Optotronics: optically inspired electronics

by Afshari, Ehsan

Abstract (Summary)
Waves are everywhere, from the distribution of cars on a highway to the wave patterns in the ocean. Intriguing phenomena in wave propagation, such as Soliton resonance, kink-antikink interaction, self-focusing, and Peakon generation can be used in many practical applications leading to novel architectures for signal processing and generation. These E/M based approaches could be particularly useful in the case of Extremely Wide Band (EWB) (DC to more than 100GHz) circuits and systems where the limited transistor cut-off frequency, maximum power efficiency, and breakdown voltage pose serious constraints on the use of conventional circuit techniques. To overcome the limitations of active devices in EWB signal processing and generation, we propose a general class of solutions based on novel circuit topologies inspired by commonly used structures in electromagnetics, and more specifically optics. The proposed methodology is based on nonlinear and/or inhomogeneous one-dimensional (1D) transmission lines which we have successfully extended to two-dimensional transmission lattices. The principles behind these designs stem from the mathematical theory of linear and nonlinear wave propagation. By analyzing the models for the transmission lines/lattices, we are able to exploit the large body of theory to design circuits, demonstrating the narrowest reported pulse on silicon (2.5ps), and for a single integrated-circuit silicon-based amplifier, the highest achieved center frequency of operation (85GHz) and the highest achieved power output (120mW) at this frequency. In addition, we have reported the first in-silicon transmission line system capable of sharpening both rising and falling edges of NRZ data by increasing the bandwidth. In the end, we will also present how the same approach can be applied to realize ultra-fast computation systems (such as a sub-nanosecond Fourier and Hankel transformers in silicon) and other structures, leading to a new design discipline we like to call "Optotronics".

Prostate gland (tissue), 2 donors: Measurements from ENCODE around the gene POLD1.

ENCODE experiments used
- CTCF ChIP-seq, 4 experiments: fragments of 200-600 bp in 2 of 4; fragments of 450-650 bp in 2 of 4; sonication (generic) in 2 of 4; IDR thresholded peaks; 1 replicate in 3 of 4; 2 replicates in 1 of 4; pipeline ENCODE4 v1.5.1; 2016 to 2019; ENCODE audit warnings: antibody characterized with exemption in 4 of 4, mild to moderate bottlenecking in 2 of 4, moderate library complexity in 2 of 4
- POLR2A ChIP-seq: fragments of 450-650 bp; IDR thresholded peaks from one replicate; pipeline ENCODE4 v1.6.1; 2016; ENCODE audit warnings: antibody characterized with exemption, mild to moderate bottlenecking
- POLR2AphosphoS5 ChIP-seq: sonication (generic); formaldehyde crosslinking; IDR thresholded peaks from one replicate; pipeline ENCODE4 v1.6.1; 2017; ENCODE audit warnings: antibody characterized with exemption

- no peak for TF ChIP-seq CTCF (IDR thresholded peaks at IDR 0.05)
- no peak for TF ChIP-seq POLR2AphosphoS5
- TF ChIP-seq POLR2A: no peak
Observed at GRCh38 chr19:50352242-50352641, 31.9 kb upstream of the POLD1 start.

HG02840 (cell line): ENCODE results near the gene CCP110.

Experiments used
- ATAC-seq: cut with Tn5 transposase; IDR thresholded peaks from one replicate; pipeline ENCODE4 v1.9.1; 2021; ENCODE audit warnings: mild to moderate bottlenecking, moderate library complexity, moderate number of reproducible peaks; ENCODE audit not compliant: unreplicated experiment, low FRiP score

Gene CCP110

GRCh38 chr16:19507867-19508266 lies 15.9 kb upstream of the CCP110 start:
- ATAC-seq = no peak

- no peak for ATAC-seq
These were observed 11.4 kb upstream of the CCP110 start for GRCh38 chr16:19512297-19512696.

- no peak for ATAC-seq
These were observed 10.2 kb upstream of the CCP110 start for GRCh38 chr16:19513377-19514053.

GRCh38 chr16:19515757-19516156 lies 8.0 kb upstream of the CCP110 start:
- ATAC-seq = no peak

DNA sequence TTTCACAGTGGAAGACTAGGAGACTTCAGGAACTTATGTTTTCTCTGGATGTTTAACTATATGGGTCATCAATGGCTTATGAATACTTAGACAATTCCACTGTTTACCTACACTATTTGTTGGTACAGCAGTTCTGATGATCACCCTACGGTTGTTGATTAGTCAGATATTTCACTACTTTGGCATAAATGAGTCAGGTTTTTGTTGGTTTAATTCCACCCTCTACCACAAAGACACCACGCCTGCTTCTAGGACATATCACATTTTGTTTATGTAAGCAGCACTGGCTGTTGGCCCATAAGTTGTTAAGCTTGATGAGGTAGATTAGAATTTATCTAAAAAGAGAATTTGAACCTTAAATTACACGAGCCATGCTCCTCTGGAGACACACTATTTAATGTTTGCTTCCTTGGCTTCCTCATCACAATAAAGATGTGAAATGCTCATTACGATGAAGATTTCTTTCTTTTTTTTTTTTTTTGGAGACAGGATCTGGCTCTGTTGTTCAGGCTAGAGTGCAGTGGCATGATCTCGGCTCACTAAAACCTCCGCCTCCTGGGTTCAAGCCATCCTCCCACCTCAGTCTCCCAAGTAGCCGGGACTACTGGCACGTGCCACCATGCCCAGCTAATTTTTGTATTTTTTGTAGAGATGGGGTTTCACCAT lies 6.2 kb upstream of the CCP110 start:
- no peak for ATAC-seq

Bibliographical Information:

Advisor:Ali Hajimiri; Jerrold E. Marsden; David B. Rutledge; Sander Weinreb; Demetri Psaltis

School:California Institute of Technology

School Location:USA - California

Source Type:Master's Thesis

Keywords:electrical engineering


Date of Publication:07/28/2006

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